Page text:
Source: Winthrop News (MN) Nov. 3, 1932, page 1; submitted by Robin Line.
Algot Anderson, 39 year-old resident south of Watkins, was injured in what is thought to be attempted murder when he was shot in the side of the neck as he was sitting in the dining room at his farm home reading a newspaper. A charge of shotgun shell fired through a window struck him on the right side of the neck and shoulder and also the left hand. Anderson said he was putting aside the paper when the charge was fired but was unable to recall how his left hand happened to be at that side of his head and neck, but his hand received the brunt of the charge and saved the man from possible death. As the window glass was not shattered and a clean cut hole was blown through it a little larger than a half dollar in size, the wielder of the gun evidently was not far away. He went to the home of August Rosenow, a neighbor, who took him to Watkins for medical aid. The following day he returned to his home. The case is being investigated by Sheriff Kruger and County Attorney Gandrud of Meeker county.
Source: The Saint Paul Globe (MN) July 2, 1897; transcribed by Mary Kay Krogman
THEY FOUND A FUNNY LOCK.
And It Cost James Anderson Eight Dollars.
James Anderson, an unsophisticated young man hailing from Kingston, Minn., was fleeced out of $8 in money and a revolver on the time-worn "lock" game by a trio of confidence men yesterday morning. Shortly after losing his property he reported the affair to the police, and Detectives Werrick and Wells arrested Charles Norris and M. Jacobson on suspicion. When searched at the central station two "locks" used in the swindling trick and a policeman's star were swindling trick and a policeman's star were found in Norris' shoe. Norris was identified by Anderson as one of the men who had buncoed him. Norris is charged with swindling and Jacobson with vagrancy.
The trick was turned near the new capitol site. Anderson had visited the grounds to view the building at the invitation of a stranger. While inspecting the grounds, Anderson's companion accosted a man whom he said he knew. This individual was fumbling a brass lock which he said he had found. After each had examined the lock the second stranger, whom Anderson identifies as Norris, bet him he could not open it. Anderson accepted the wager and continued betting until a third man rushed upon the scene, displayed a police star and threatened to arrest the entire company on the charge of gambling. Anderson was frightened, and when the "detective" finally decided not to make the arrest he was glad to go without trying to get his money back. The prisoners will be arraigned in the police court today.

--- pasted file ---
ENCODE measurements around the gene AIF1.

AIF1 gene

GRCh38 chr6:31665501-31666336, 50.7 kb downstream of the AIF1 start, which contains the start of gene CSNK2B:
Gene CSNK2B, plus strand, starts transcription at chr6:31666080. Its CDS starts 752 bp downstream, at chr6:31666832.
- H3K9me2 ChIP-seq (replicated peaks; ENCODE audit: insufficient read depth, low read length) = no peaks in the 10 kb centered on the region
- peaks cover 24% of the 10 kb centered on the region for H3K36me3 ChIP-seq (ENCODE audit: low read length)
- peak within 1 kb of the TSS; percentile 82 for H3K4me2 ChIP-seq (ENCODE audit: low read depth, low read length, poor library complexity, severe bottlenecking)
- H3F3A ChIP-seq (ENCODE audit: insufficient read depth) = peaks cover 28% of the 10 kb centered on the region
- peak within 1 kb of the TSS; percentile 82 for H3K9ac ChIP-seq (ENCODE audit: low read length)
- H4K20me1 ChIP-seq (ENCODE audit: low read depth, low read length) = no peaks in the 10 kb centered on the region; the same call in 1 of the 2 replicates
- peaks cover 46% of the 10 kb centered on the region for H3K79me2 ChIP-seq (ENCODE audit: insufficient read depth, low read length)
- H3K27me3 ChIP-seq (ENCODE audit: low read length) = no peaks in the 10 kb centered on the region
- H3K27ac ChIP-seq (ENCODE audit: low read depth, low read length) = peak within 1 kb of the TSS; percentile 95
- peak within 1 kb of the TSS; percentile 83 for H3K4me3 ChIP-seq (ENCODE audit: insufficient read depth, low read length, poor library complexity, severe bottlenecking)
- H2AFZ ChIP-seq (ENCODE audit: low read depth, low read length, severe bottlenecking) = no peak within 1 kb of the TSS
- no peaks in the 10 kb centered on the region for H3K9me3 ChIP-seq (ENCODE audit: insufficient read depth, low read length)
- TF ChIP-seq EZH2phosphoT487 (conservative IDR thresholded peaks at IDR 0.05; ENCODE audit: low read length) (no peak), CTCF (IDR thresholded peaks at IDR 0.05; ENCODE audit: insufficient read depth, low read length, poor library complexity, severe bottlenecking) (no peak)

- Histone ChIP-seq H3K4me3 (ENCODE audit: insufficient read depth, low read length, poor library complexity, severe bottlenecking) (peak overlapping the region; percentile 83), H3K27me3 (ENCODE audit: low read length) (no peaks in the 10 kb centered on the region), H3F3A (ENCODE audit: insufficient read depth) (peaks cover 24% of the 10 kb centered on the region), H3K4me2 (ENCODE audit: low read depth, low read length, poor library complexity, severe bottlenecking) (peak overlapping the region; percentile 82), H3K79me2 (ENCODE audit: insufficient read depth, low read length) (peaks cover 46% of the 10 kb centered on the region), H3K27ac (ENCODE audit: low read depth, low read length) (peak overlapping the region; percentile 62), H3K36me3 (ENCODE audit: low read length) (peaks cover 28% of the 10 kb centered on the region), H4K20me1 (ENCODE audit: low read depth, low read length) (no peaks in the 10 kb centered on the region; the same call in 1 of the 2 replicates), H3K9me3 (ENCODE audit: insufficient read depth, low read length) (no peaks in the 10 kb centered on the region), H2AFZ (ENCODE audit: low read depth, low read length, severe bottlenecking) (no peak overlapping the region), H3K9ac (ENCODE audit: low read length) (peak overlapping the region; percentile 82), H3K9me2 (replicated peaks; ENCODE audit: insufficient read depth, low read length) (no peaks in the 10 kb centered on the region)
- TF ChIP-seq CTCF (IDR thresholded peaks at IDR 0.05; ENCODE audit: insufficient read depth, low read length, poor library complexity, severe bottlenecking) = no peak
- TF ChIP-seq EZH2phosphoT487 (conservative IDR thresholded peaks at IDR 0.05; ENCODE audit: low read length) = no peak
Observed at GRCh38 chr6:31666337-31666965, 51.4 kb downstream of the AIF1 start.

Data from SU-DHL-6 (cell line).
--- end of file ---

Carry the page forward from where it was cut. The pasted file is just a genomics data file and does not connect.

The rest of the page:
Source: Winthrop News (MN) Nov. 10, 1932, page 1; submitted by Robin Line.
DASSEL. John Linder of Shell Lake, Wis., employed on the Oliver Broberg farm near Dassel, suffered the loss of his left hand when it was mangled in a corn shredder. Another workman, Emory Bergquist living near Lake Francis in the same section, lost the thumb and two fingers of his left hand when the hand became caught in a corn shredder.
Timothy E. Byrnes
Source: Vermont Phoenix (Brattleboro, VT) August 27, 1897; transcribed by Mary Kay Krogman
Hon. T. E. Byrnes, one of the leading attorneys and politicians of the Northwest, was in town Saturday on his way to Washington, from a visit to the President at Hotel Champlain. Mr. Byrnes was born in Bellows Falls, his father being for many years foreman of a section of the Valley road. When Timothy was but seven years old his father moved to Kingston, Minn., where he now resides, having accumulated a good amount of property. He graduated from college and began the practice of law in Minneapolis 15 years ago, and has held many responsible positions under the government. He was the sergeant-at-arms of the St. Louis convention last year, and has the full charge of the issuing of passes to the convention. He was here for the first time in many years and but few recognized him. He is a cousin of John H. Byrnes, the grain dealer at Cold River station.
Mr. and Mrs. Patrick Casey
Source: Willmar Tribune (MN) Oct. 7, 1914; transcribed by Mary Kay Krogman
- Mrs. Geo. Sanderson spent Friday and Saturday in Darwin where she attended the reception given in honor of Mr. and Mrs. Patrick Casey.
Source: Willmar Tribune (Willmar, MN), January 4, 1905, page 5; submitted by Robin Line
STUNNED AND STABBED WOLF.
Art Gillman had quite an exciting experience Monday evening while on his way home from Chester Dietel's. He was crossing Pigeon Lake and while walking along, he heard the howl of a wolf, and looking around in the direction the noise came from he saw the wolf making right for him. Mr. Gillman was carrying a big stick for a walking cane, and when the wolf jumped for him, he hit it on the head but it only stunned it for a few seconds. By the time it made another jump, Gillman had got his big knife out and stabbed the wolf in the breast, and the wolf made for the woods. It was about dark and snowing hard, so Gillman could not follow. The wolf was bleeding quite hard and likely bled to death.-Dassel Anchor.
Alvin H. Nordstrom
Source: Springfield Republican (Springfield, MA) Tuesday, February 11, 1890; transcribed by Mary Kay Krogman
Georgie Hill, a Hope church Sunday-school boy, who sent a coat in a barrel for sufferers in Minnesota, has received an interesting letter from the one whom the coat reached. Alvin H. Nordstrom of Kinston, Minn., is the recipient, and he expresses his thanks in a letter that is thoroughly boy-like and is pathetic in its reference to the needs of the family.